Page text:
Molecules, Vol. 28, Pages 4225: Investigation of Fenebrutinib Metabolism and Bioactivation Using MS3 Methodology in Ion Trap LC/MS


Molecules, Vol. 28, Pages 4225: Investigation of Fenebrutinib Metabolism and Bioactivation Using MS3 Methodology in Ion Trap LC/MS

Molecules doi: 10.3390/molecules28104225

Aishah M. Alsibaee
Haya I. Aljohar
Mohamed W. Attwa
Ali S. Abdelhameed
Adnan A. Kadi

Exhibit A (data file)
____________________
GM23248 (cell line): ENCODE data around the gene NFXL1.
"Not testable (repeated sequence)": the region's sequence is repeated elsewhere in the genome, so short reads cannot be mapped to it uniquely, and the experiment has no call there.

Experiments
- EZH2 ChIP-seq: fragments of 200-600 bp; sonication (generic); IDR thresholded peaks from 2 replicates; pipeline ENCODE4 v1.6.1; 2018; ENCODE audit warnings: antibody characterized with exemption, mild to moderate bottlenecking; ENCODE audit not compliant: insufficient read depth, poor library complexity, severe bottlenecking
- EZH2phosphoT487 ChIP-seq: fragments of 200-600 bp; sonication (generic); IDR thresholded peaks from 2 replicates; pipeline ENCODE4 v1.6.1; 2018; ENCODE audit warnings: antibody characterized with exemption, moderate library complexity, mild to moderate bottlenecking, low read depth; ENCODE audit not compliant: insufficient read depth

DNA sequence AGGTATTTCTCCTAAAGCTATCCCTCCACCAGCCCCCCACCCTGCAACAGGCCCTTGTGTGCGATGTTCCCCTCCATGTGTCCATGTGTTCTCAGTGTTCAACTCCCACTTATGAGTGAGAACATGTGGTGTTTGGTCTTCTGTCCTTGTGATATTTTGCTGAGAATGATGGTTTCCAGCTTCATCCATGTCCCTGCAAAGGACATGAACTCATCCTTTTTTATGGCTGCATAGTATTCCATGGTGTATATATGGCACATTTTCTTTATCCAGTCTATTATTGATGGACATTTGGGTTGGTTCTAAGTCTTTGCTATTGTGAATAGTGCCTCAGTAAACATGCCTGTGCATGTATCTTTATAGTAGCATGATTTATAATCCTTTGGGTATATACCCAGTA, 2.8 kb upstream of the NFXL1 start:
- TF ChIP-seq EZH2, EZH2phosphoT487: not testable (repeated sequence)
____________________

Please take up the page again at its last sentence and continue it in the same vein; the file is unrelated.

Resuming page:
Fenebrutinib is an orally available Bruton tyrosine kinase inhibitor. It is currently in multiple phase III clinical trials for the management of B-cell tumors and autoimmune disorders. Elementary in-silico studies were first performed to predict susceptible sites of metabolism and structural alerts for toxicities by StarDrop WhichP450™ module and DEREK software; respectively. Fenebrutinib metabolites and adducts were characterized in-vitro in rat liver microsomes (RLM) using MS3 method in Ion Trap LC-MS/MS. Formation of reactive and unstable intermediates was explored using potassium cyanide (KCN), glutathione (GSH) and methoxylamine as trapping nucleophiles to capture the transient and unstable iminium, 6-iminopyridin-3(6H)-one and aldehyde intermediates, respectively, to generate a stable adducts that can be investigated and analyzed using mass spectrometry. Ten phase I metabolites, four cyanide adducts, five GSH adducts and six methoxylamine adducts of fenebrutinib were identified. The proposed metabolic reactions involved in formation of these metabolites are hydroxylation, oxidation of primary alcohol to aldehyde, n-oxidation, and n-dealkylation. The mechanism of reactive intermediate formation of fenebrutinib can provide a justification of the cause of its adverse effects. Formation of iminium, iminoquinone and aldehyde intermediates of fenebrutinib was characterized. N-dealkylation followed by hydroxylation of the piperazine ring is proposed to cause the bioactivation to iminium intermediates captured by cyanide. Oxidation of the hydroxymethyl group on the pyridine moiety is proposed to cause the generation of reactive aldehyde intermediates captures by methoxylamine. N-dealkylation and hydroxylation of the pyridine ring is proposed to cause formation of iminoquinone reactive intermediates captured by glutathione. FBB and several phase I metabolites are bioactivated to fifteen reactive intermediates which might be the cause of adverse effects. In the future, drug discovery experiments utilizing this information could be performed, permitting the synthesis of new drugs with better safety profile. Overall, in silico software and in vitro metabolic incubation experiments were able to characterize the FBB metabolites and reactive intermediates using the multistep fragmentation capability of ion trap mass spectrometry.

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